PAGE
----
By Geoffrey Himes
Special to The Washington Post
Friday, September 26, 2008
Some musicians are admired for the agility of their fingers, but Theresa Andersson is admired for the agility of her toes.
In the video for her song "Na Na Na," the singer-songwriter stands barefoot and alone on the green-diamond linoleum of her New Orleans kitchen. She strums the mountain dulcimer sitting on two green barstools by the refrigerator and with her toes, she twists and taps the foot pedals that record those strums as a repeating loop. She bounces over to a drum set, handling the sticks with her hands and the recording controls with her feet. She loops harmony vocals and classical guitar, her dexterous toes grabbing the right knob from the 14 possibilities each time.
With her reddish bangs falling in her face, Andersson sings a compelling lead vocal while her busy feet trigger certain tracks and mute others.
The video, filmed in a single take in real time, has become a sensation on YouTube with more than 700,000 hits. It's also an illuminating visual explanation of how she performs her live show, which comes to DC9 on Tuesday.
"Using my toes is a new skill set I had to learn," she says. "Sometimes I have to leap from one pedal to another, or from the drums to the dulcimer, while playing an instrument, without losing my balance. I actually took a ballet class from my friend, because I couldn't always keep my balance. My toes do a lot of work these days, so I take very good care of them, I make them pretty. I carry a white shag rug with me when I tour."
Andersson recorded her new album, "Hummingbird Go!," in much the same fashion. She even recorded it in the same kitchen where she shot the video. When she was making the album, she didn't dance around from instrument to instrument, trying to sync up everything in real time, but she did play almost all the instruments and sing almost all the parts herself, just as she does in her live show. The result is the most personal album of her career.
"I'm 36 now," she says, "I'd never written an entire album by myself, nor had I recorded an album by myself. I thought it was important to make a record that was really about me and the incredible journey I've been on."
Andersson spent half her life in New Orleans and half in Sweden, and influences from both can be heard in her music. "I'm still inspired by New Orleans music -- you can hear it in the rhythms on this record -- but I feel the record also ties back into Sweden, where I was born and raised. New Orleans music is sunny and happy, but Swedish music is more cloudy, more sad and floating. Combining the two is the perfect meltdown; it's all very much me."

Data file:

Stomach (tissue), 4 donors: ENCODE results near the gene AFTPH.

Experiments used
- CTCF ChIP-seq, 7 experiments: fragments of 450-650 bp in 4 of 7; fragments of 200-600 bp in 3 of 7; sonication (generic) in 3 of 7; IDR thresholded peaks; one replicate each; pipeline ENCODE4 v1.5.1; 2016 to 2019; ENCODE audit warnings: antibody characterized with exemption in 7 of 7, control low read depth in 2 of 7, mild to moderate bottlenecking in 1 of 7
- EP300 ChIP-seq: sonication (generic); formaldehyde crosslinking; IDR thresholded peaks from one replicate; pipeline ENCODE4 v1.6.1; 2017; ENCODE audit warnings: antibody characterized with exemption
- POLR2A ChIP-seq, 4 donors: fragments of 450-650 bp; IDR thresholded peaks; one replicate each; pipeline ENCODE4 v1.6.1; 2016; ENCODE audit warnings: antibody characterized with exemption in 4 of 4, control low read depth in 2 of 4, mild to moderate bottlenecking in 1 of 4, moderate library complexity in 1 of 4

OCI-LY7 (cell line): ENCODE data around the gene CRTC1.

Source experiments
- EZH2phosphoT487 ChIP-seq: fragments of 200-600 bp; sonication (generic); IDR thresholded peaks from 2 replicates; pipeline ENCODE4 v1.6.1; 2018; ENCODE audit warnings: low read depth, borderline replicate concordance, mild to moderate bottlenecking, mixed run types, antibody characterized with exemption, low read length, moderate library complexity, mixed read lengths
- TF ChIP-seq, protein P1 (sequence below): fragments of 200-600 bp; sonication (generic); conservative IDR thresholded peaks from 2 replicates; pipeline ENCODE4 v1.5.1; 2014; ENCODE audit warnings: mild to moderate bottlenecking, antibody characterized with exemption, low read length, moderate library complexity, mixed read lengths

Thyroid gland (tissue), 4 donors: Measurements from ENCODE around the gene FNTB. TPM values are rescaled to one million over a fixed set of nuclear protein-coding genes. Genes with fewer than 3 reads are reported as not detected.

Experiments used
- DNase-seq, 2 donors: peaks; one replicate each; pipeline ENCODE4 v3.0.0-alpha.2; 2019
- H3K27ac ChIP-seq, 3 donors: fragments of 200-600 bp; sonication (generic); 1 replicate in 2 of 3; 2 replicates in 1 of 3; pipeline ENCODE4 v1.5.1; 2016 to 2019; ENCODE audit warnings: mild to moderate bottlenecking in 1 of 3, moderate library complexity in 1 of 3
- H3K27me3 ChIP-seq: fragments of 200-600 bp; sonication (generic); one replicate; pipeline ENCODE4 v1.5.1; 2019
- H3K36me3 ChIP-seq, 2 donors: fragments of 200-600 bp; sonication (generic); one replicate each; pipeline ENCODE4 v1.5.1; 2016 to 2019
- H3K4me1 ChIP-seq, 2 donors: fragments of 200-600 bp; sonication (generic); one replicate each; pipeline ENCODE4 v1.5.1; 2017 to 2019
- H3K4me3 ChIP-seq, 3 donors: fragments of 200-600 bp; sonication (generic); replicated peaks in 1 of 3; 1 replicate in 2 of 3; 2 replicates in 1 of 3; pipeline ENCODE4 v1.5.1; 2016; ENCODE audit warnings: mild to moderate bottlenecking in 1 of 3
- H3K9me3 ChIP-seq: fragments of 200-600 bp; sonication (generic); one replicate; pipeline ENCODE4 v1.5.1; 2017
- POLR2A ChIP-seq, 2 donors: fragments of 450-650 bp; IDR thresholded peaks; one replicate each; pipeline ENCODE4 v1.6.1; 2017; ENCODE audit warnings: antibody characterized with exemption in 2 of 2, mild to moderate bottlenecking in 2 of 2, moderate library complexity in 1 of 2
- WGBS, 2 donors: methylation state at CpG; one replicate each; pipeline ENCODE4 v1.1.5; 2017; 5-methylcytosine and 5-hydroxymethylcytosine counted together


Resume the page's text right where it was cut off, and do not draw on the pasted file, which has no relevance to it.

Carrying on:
She played Swedish folk music on violin in school but later switched to jazz singing under the influence of her mother's Mahalia Jackson and Ella Fitzgerald records. Then Andersson met a fellow Swedish musician, Anders Osborne, who introduced her to New Orleans R&B. She loved the rhythms, joined Osborne's band and moved with the band to New Orleans. There she fell in love with a New Orleans native, Arthur Mintz, and married him; they bought a house on the city's West Bank, and it was in that kitchen that she filmed her famous v ideo.
"My husband does a lot of puppetry," Andersson says, "and he drags me along to a lot of puppet shows. At one show in Chicago, this guy had three stations set up on stage: He'd do puppetry, sing and play drums all at the same time. It sparked my imagination and made me think that was something I'd like to do. When I went to Sweden last year, the budget didn't allow for a band, so I thought, 'Here's my chance to try a one-person show.' I bought a loop pedal and taught myself how to run it with my toes. It was a really fun, amazing discovery for me."
Her one-woman musicmaking would be a mere gimmick if Andersson didn't have a knack for linking her catchy chorus melodies to the street-parade beats of her adopted city. She jokingly calls her multi-tracked vocals the "Kitchenettes," but when those harmonies grab hold of a hook as appealing as that for "Na Na Na," "Birds Fly Away," "Hi-Low" or "Locusts are Gossiping" (all on the new disc), they recall the New Orleans girl-group sound of the Dixie Cups.
"On this record, I wanted to explore what the voice could do," she says, "even forming chords like a doo-wop thing."
Andersson and her husband recently evacuated their home during Hurricane Gustav and returned to find that the house had escaped serious damage. It was an entirely different story during Katrina.
"My Katrina experience was terrifying," she recalls. "The night before I had a show with George Porter at the Maple Leaf. New Orleans is always looking for a reason to party, so the Maple Leaf created this midsummer Mardi Gras; they have their own king and queen and everything. I called the club, sure that they would cancel, but, no, the show was on. It was strange. You had all these people dressed in costumes dancing around; you felt like you were on the Titanic."
Andersson and her husband left town right after the show, beneath the darkening skies, first for Baton Rouge, where they had family, and then to Austin, where she could get gigs. It took three months before they got back to New Orleans. Their house had wind damage; some equipment and a vehicle got flooded, but it was nothing to the serious losses suffered by so many of their friends.
"The parts of the city you would visit as a tourist are back to normal," she says. "That's where the city has put its effort to show the world that we're back. The other parts of the city, where most people live, have been much slower to heal. . . . The city is like a dog that's trying to run on three legs rather than four."
Theresa Andersson Appearing Tuesday at DC9 (1940 Ninth St. NW). Show starts at 9 p.m. Tickets:$10, 202-483-5000. The Download: For a sampling of Andersson's music, check out: From "Hummingbird, Go":· "Na Na Na" From "Shine":· "Shine" From "No Regrets":· "No Regrets"